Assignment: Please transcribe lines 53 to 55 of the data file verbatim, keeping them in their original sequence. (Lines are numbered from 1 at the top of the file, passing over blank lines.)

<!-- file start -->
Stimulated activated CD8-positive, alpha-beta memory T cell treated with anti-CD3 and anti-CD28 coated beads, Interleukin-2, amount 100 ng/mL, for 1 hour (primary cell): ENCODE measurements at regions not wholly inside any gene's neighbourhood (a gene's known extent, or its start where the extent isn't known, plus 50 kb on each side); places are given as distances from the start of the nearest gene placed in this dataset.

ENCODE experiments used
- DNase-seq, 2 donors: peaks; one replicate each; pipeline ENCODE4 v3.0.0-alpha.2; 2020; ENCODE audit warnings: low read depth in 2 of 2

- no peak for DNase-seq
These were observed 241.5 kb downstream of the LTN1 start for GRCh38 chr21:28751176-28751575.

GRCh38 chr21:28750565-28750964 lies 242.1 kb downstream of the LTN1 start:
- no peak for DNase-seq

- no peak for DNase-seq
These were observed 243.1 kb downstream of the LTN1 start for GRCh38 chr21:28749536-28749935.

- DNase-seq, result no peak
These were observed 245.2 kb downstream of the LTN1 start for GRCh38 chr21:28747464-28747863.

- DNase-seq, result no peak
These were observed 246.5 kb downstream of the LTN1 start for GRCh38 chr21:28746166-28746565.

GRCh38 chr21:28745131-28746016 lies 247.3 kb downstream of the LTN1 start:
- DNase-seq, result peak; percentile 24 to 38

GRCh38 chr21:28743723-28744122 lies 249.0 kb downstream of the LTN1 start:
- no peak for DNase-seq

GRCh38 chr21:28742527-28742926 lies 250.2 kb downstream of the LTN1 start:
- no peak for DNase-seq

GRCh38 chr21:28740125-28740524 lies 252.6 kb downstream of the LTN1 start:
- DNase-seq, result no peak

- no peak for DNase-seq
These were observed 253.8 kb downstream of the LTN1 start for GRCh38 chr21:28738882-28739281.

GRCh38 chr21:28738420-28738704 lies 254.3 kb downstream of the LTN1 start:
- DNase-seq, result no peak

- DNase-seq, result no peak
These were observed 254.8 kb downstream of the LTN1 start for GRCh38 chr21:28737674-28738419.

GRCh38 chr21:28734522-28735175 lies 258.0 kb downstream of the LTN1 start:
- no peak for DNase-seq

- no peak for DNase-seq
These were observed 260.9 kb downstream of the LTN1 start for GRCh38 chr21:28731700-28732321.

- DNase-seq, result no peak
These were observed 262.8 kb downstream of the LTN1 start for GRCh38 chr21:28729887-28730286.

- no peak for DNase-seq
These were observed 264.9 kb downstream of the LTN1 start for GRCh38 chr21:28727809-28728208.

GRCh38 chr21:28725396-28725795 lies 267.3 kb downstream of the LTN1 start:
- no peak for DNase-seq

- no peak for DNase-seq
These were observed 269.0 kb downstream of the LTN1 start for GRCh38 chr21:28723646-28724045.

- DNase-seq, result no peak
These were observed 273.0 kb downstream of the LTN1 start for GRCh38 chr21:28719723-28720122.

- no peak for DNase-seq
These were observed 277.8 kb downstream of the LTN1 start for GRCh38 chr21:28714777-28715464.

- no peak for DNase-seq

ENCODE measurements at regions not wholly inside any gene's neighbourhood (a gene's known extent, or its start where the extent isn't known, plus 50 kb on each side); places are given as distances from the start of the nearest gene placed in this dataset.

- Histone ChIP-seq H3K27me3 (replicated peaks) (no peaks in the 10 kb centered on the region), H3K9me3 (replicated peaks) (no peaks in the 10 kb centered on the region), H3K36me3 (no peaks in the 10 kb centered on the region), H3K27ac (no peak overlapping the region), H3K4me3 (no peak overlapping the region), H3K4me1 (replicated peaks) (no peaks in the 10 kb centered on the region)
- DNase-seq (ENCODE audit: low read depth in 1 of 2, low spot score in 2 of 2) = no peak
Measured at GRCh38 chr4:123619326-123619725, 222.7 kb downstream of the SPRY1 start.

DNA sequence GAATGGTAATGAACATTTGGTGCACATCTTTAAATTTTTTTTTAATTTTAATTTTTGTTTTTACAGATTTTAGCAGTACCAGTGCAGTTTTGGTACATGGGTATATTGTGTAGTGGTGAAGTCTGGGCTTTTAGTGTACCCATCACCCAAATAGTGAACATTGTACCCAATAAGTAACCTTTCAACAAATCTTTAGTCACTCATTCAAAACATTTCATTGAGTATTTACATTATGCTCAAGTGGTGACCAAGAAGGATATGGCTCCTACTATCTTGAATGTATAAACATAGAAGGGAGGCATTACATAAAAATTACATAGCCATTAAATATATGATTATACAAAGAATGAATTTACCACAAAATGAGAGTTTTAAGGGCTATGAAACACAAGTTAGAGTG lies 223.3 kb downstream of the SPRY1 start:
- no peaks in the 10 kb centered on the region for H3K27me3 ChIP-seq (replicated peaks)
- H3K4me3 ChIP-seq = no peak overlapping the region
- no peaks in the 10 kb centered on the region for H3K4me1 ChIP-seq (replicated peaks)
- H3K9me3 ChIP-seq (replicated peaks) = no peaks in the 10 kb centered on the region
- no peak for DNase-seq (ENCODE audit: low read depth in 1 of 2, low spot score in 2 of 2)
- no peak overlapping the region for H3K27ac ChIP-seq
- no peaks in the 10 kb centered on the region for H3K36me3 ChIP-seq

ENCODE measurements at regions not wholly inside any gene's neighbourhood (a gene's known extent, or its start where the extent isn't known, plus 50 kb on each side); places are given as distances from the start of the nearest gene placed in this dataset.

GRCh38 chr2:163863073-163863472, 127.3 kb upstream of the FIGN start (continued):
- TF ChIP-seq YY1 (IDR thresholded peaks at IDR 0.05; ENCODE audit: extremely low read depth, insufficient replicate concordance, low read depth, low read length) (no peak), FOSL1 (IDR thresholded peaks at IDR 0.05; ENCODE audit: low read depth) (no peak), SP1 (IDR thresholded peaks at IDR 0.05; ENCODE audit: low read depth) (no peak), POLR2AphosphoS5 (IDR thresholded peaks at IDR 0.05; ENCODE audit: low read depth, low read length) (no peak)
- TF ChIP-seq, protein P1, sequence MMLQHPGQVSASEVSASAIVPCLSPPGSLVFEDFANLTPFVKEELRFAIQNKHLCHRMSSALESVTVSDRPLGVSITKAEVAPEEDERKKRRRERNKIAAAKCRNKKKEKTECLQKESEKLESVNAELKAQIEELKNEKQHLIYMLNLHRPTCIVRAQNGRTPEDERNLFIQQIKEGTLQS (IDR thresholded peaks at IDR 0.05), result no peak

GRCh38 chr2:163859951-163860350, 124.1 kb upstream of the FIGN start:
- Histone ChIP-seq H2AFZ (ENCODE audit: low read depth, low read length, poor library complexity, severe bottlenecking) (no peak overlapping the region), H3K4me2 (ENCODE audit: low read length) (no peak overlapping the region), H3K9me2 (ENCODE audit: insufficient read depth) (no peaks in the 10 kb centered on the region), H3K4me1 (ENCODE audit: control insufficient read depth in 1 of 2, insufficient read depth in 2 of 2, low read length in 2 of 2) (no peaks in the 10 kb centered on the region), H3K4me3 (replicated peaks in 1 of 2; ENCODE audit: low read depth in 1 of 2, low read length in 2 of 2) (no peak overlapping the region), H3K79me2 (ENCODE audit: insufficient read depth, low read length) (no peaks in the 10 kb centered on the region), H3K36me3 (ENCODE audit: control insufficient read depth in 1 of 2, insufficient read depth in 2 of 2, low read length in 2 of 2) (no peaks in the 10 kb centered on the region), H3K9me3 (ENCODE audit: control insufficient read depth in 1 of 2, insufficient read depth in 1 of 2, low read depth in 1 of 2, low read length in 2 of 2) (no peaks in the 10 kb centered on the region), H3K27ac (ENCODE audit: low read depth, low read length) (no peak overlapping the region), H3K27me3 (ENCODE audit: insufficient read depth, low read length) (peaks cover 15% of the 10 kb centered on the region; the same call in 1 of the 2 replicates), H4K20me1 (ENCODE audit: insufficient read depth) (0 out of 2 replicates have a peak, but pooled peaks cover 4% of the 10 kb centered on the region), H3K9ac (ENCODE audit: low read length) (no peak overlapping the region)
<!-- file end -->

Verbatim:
- H3K9me3 ChIP-seq (replicated peaks) = no peaks in the 10 kb centered on the region
- no peak for DNase-seq (ENCODE audit: low read depth in 1 of 2, low spot score in 2 of 2)
- no peak overlapping the region for H3K27ac ChIP-seq